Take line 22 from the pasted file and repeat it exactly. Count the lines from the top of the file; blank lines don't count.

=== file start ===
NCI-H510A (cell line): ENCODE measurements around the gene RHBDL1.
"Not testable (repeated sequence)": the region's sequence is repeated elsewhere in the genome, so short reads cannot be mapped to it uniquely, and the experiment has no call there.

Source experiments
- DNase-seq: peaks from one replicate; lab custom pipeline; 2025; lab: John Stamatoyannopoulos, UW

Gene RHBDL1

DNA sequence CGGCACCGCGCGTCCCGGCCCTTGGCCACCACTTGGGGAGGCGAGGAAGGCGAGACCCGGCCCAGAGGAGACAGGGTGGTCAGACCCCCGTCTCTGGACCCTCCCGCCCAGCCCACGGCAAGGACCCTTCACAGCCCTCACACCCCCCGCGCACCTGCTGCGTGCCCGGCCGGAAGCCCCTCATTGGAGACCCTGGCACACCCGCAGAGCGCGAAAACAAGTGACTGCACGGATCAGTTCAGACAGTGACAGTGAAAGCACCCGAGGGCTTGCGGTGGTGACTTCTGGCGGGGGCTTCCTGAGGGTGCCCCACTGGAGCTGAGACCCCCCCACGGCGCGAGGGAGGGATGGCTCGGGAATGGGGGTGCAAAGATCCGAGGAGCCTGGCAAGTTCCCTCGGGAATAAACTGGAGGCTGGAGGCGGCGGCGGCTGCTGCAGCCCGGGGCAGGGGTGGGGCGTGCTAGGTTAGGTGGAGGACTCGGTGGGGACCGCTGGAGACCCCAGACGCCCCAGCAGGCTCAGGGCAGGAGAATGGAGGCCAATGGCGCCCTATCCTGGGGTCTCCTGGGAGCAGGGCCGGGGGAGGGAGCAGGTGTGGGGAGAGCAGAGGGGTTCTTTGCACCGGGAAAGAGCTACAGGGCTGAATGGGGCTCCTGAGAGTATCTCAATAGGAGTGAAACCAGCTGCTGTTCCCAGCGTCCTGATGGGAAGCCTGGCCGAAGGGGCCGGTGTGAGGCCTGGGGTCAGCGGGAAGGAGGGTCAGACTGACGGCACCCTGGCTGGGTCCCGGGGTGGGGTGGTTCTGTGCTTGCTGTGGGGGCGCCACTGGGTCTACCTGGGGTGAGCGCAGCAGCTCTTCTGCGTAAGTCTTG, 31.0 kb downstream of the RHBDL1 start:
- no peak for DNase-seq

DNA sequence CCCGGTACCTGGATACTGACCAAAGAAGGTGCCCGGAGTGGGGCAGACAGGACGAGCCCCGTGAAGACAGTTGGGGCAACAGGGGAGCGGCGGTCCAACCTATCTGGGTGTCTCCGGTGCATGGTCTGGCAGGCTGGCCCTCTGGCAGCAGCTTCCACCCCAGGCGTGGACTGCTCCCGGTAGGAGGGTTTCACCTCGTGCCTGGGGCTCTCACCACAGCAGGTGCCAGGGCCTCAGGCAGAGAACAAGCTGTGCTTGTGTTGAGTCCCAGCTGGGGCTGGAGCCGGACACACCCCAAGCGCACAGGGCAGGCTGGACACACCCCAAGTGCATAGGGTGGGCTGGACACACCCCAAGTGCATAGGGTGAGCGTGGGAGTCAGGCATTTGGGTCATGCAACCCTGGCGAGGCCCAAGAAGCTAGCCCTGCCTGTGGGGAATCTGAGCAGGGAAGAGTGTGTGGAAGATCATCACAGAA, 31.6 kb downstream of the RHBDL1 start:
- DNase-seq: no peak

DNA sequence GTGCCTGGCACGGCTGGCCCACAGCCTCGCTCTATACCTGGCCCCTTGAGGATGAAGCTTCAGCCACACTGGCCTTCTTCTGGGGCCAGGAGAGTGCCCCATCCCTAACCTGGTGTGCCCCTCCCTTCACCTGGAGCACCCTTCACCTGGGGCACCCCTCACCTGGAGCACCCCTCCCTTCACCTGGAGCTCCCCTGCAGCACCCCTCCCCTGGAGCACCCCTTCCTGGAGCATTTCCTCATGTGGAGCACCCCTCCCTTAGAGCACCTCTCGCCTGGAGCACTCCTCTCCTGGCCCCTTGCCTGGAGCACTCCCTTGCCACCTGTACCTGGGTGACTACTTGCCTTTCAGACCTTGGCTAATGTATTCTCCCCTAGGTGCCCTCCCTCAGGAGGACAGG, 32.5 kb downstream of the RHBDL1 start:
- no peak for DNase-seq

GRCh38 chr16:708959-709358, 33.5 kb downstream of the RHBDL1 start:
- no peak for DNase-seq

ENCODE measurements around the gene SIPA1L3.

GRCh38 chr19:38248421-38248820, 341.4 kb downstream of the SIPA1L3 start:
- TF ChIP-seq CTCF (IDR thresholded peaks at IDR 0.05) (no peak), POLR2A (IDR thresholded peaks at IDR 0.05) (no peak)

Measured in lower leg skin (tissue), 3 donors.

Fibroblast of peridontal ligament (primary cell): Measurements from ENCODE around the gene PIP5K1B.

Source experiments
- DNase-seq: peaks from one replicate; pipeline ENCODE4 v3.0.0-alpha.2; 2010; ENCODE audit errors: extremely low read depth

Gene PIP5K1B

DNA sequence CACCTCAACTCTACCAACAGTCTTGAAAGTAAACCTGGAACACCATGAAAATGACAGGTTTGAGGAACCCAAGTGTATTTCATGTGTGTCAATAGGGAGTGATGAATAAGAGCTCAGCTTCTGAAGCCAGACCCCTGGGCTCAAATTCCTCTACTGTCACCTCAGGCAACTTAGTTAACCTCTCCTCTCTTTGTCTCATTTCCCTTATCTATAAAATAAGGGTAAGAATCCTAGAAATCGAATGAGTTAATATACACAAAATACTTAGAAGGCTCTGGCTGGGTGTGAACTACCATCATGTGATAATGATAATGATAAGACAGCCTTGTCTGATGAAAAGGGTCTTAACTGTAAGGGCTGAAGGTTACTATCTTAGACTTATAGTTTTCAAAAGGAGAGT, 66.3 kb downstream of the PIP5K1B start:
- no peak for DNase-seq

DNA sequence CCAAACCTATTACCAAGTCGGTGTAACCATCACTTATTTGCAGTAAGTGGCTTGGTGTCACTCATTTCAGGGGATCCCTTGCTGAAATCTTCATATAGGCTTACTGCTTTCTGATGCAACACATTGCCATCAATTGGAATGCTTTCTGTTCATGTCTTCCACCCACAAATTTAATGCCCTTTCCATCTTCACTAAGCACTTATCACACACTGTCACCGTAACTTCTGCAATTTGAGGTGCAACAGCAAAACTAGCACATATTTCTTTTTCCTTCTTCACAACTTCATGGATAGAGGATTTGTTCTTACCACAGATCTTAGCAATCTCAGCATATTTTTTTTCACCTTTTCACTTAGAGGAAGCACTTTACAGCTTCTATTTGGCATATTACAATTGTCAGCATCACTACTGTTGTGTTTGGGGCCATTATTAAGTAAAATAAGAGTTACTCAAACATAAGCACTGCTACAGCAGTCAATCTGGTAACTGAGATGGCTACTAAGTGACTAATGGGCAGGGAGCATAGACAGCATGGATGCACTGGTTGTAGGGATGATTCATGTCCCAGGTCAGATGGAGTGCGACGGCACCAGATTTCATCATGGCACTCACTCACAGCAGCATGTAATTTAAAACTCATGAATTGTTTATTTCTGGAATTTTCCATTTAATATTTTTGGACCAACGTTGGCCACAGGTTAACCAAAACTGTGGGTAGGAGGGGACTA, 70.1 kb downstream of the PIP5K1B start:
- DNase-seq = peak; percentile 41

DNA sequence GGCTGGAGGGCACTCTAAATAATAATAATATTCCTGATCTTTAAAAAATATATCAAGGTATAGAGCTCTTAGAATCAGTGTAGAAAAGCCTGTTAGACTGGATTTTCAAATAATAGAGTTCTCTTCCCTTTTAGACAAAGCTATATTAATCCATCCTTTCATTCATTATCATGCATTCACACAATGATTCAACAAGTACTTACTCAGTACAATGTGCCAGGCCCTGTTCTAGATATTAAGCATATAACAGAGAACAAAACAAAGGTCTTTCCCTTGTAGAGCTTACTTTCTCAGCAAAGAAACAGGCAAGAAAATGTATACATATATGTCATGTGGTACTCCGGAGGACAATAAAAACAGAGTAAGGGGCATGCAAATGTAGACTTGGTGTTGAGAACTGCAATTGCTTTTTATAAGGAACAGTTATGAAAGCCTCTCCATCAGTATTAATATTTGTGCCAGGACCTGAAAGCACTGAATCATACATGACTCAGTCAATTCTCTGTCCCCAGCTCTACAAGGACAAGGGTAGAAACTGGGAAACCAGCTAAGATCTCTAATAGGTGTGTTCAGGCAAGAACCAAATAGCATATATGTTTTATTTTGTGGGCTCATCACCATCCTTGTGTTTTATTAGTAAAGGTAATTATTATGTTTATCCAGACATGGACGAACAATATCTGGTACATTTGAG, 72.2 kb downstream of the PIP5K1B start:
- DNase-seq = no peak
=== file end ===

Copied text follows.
DNA sequence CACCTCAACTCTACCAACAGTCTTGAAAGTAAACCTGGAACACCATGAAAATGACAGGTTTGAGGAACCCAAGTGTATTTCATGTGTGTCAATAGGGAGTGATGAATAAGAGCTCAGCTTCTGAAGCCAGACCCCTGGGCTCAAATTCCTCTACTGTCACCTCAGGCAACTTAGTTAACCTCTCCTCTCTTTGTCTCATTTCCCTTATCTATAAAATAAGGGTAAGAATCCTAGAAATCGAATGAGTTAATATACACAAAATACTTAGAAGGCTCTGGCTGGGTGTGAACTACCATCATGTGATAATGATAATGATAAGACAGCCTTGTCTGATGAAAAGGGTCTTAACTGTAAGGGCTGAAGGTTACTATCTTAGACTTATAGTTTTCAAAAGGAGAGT, 66.3 kb downstream of the PIP5K1B start: